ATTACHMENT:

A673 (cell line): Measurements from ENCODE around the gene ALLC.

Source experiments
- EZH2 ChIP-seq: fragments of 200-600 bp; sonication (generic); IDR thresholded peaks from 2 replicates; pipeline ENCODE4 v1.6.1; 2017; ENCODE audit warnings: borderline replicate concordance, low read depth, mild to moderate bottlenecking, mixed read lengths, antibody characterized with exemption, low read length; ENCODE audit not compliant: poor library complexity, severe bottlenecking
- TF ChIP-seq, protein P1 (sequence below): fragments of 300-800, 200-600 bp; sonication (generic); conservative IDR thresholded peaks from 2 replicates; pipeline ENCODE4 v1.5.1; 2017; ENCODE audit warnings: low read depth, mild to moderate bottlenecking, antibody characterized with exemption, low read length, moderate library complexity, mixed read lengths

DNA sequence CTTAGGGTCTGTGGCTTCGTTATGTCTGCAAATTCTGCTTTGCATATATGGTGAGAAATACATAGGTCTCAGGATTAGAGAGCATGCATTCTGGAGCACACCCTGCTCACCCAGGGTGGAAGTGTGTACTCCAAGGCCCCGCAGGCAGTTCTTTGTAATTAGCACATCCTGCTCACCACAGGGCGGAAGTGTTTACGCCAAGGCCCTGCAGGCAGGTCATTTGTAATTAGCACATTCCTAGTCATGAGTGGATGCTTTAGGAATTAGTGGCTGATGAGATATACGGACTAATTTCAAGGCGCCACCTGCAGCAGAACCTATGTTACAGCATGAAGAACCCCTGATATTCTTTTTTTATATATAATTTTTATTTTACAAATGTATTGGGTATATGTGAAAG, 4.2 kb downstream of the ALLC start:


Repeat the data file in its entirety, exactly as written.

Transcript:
A673 (cell line): Measurements from ENCODE around the gene ALLC.

Source experiments
- EZH2 ChIP-seq: fragments of 200-600 bp; sonication (generic); IDR thresholded peaks from 2 replicates; pipeline ENCODE4 v1.6.1; 2017; ENCODE audit warnings: borderline replicate concordance, low read depth, mild to moderate bottlenecking, mixed read lengths, antibody characterized with exemption, low read length; ENCODE audit not compliant: poor library complexity, severe bottlenecking
- TF ChIP-seq, protein P1 (sequence below): fragments of 300-800, 200-600 bp; sonication (generic); conservative IDR thresholded peaks from 2 replicates; pipeline ENCODE4 v1.5.1; 2017; ENCODE audit warnings: low read depth, mild to moderate bottlenecking, antibody characterized with exemption, low read length, moderate library complexity, mixed read lengths

DNA sequence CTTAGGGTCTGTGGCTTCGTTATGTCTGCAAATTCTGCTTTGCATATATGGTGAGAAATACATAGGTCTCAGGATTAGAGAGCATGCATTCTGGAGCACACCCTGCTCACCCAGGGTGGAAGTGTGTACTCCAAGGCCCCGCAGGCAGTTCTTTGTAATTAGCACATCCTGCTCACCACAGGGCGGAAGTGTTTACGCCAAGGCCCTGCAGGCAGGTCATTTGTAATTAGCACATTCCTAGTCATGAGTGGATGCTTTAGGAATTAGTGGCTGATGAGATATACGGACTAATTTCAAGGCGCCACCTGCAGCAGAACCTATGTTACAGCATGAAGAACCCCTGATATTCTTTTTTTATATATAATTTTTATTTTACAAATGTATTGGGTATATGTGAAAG, 4.2 kb downstream of the ALLC start: